Cruise ship tourism riding a wave

Raewyn Tan.
Raewyn Tan.
Dunedin tourist industry representatives have been warned to prepare for a boomer cruise ship season next summer.

Cruise New Zealand told a briefing of industry players at the Dunedin Public Art Gallery yesterday that a 13% increase in passengers was predicted for the 2015-16 summer.

This summer, cruise ship passenger numbers were expected to rise from 133,750 to 136,000, but next summer that was predicted to grow to 154,000.

Cruise New Zealand general manager Raewyn Tan said the cruise ship market was growing internationally and especially in the Australian market, which was where most of Dunedin's cruise visitors came from.

Globally, that growth had driven the commissioning of new ships, many designed to carry more than 4000 passengers, that were due to begin operation next summer.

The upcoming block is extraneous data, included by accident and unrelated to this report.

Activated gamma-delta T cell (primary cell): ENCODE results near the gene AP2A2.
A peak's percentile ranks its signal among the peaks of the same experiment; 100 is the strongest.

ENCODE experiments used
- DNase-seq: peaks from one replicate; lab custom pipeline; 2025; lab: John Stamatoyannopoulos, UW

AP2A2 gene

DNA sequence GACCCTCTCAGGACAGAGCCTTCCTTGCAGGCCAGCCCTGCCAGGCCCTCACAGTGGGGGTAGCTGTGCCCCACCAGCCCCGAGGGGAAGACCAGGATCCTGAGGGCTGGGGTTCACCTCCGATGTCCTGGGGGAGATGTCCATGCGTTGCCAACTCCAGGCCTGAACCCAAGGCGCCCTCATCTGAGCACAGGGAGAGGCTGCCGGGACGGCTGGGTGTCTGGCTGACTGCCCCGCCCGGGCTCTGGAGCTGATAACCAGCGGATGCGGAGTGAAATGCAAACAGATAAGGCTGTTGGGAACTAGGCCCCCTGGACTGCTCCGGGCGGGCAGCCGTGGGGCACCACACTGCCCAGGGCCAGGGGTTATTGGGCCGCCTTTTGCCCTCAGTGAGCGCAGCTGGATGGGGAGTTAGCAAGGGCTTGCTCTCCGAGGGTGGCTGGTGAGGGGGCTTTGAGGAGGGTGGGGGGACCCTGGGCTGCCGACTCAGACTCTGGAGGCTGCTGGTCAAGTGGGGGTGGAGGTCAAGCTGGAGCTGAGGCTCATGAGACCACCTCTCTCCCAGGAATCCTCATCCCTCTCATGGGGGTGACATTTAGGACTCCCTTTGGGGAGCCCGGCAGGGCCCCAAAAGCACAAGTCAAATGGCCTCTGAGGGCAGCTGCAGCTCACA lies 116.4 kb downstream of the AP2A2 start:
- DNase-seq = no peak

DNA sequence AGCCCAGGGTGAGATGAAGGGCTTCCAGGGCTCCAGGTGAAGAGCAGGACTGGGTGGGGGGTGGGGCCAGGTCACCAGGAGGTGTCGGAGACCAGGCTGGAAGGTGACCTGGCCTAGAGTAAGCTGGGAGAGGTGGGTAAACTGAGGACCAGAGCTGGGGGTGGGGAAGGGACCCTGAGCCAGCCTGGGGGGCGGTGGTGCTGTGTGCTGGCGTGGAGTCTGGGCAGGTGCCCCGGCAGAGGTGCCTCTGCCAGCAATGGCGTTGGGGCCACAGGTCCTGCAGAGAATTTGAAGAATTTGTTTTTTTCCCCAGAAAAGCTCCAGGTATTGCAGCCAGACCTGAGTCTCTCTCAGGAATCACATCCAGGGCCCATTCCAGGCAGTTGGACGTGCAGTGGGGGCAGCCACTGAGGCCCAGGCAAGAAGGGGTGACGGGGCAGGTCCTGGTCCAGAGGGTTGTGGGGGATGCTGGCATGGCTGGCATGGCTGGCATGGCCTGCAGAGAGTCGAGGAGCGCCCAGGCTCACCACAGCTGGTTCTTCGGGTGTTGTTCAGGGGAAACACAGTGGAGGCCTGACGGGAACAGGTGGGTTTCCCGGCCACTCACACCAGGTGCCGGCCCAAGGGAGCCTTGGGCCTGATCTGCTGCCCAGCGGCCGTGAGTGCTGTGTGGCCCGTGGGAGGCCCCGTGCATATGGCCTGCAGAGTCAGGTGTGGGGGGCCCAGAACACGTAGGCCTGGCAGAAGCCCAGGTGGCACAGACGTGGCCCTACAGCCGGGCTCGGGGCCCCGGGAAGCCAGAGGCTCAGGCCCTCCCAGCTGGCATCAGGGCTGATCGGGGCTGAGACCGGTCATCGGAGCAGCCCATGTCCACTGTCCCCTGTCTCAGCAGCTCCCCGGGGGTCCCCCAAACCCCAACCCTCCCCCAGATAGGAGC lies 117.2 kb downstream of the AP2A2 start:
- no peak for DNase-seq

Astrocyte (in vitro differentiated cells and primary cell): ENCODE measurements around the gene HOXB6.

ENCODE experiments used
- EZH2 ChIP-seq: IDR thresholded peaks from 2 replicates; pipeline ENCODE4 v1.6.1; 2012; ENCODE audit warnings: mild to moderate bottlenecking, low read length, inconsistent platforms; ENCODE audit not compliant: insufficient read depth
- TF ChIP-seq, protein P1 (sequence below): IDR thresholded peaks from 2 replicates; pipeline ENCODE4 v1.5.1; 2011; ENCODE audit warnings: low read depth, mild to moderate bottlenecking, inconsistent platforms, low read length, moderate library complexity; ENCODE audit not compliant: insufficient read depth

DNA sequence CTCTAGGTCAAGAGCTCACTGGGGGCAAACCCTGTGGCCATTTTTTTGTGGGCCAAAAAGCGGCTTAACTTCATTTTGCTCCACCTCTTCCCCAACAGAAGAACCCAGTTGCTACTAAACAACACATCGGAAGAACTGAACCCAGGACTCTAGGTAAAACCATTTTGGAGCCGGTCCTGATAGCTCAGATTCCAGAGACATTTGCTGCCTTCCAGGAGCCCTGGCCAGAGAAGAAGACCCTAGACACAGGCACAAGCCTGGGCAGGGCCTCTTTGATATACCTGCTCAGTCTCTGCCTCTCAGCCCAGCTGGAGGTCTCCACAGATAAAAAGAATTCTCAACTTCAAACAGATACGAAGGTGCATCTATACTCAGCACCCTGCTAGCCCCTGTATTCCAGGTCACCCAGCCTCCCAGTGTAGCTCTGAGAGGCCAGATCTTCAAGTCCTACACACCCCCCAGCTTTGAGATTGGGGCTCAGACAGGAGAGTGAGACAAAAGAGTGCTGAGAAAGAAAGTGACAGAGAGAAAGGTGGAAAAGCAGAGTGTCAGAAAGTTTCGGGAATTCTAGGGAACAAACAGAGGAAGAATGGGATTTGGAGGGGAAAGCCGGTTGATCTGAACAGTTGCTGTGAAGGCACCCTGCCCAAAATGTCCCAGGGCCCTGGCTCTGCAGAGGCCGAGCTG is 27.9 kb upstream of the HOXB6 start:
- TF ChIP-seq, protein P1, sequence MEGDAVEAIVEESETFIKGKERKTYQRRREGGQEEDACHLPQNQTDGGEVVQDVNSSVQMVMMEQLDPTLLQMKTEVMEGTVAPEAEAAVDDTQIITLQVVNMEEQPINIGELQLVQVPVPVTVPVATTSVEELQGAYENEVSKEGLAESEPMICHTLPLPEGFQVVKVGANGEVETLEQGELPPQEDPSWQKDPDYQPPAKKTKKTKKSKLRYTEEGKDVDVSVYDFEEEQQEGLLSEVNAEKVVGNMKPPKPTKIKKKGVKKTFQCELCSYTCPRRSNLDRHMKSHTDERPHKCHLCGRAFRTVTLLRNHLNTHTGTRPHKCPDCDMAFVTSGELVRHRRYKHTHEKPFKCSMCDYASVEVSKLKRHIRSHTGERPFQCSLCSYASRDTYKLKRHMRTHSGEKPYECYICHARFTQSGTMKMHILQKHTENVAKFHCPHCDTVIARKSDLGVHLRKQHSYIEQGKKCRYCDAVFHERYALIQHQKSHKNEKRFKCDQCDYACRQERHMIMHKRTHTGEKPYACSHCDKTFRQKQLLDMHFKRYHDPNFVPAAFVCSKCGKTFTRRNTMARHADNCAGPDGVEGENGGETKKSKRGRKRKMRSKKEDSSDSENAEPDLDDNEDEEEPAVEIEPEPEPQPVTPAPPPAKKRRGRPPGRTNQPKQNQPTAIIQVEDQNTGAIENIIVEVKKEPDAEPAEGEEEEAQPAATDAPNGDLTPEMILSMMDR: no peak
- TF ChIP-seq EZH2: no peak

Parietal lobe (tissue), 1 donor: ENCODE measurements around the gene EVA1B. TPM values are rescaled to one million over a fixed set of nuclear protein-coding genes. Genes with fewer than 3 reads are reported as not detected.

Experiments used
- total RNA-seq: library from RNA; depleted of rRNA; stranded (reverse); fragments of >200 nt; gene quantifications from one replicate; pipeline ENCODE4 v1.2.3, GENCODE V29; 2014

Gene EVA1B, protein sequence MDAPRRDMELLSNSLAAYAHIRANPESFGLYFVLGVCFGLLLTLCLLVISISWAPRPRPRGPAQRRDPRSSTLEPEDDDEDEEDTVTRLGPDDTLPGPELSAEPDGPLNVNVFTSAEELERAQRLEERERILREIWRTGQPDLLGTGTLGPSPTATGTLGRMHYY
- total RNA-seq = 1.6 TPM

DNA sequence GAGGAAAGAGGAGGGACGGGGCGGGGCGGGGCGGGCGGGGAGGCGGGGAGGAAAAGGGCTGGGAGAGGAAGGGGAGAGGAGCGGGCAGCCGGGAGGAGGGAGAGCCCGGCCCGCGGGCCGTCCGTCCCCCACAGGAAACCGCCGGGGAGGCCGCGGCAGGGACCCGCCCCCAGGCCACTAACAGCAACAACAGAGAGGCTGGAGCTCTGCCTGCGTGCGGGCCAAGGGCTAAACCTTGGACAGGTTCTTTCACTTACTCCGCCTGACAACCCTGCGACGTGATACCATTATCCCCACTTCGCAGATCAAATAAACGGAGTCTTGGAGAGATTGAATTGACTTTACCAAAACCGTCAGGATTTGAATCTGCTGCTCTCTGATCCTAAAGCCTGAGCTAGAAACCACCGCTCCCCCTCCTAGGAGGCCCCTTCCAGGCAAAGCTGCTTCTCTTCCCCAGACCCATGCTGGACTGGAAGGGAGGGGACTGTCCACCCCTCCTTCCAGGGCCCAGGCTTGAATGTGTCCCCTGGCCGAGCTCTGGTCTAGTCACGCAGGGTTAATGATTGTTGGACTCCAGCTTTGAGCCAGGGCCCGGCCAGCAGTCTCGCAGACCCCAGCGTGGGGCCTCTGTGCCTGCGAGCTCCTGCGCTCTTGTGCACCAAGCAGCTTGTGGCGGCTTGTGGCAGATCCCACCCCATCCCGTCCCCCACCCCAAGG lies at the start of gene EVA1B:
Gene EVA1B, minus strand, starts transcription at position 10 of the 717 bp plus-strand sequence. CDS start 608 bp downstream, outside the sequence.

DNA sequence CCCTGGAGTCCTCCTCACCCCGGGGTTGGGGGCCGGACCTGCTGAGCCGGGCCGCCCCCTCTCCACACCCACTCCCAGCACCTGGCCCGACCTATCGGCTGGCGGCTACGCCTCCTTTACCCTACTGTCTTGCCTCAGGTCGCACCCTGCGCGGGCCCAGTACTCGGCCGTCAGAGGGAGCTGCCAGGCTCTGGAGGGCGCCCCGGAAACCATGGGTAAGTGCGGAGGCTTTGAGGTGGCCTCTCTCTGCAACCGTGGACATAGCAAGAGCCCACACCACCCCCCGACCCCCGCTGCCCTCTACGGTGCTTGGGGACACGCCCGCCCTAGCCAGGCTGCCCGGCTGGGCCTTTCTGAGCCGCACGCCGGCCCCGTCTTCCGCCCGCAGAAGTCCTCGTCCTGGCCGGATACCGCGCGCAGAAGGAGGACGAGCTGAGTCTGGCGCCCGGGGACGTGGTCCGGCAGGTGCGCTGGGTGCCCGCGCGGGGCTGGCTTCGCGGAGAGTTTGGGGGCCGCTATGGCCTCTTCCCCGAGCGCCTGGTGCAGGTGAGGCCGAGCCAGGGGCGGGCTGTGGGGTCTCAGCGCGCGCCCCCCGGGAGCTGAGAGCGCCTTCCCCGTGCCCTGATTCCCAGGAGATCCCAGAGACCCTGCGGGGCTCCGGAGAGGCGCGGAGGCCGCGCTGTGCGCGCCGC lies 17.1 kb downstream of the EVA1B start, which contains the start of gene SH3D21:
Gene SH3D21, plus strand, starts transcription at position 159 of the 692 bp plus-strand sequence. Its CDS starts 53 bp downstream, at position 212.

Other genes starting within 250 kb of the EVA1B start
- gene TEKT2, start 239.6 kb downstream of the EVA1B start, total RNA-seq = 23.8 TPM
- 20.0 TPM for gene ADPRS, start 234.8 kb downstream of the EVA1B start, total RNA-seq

''So the forecast is for marginal growth this year, but it's 2015-16 that we are really excited about.''

While it meant more passengers, the bigger ships meant fewer visits, she said.

Cruise ship companies' surveys by some of the bigger ships to visit last season showed customer satisfaction with Port Chalmers was 87.3% compared with Auckland's 88.1%, Milford Sound's 92.2% and Akaroa's 85.7%.

Port Chalmers' result put it in fifth place, up from sixth the previous year.

Dunedin received 66% of the visits by cruise ships to New Zealand.

This summer, 80 cruise ships would visit over 72 days, starting on October 8 and including Christmas Day.

IDNZ executive director and Cruise New Zealand deputy chairwoman Debbie Summers said IDNZ, which organised the ground-based services and tours for the cruise ships, loved Dunedin and its cruise ship clients loved coming to the city.

The city had many strengths, including unique attractions.

Its challenges included its geographic location and weather uncertainties, shelter for passengers on the wharf, wharf congestion and the tight supply of coaches.

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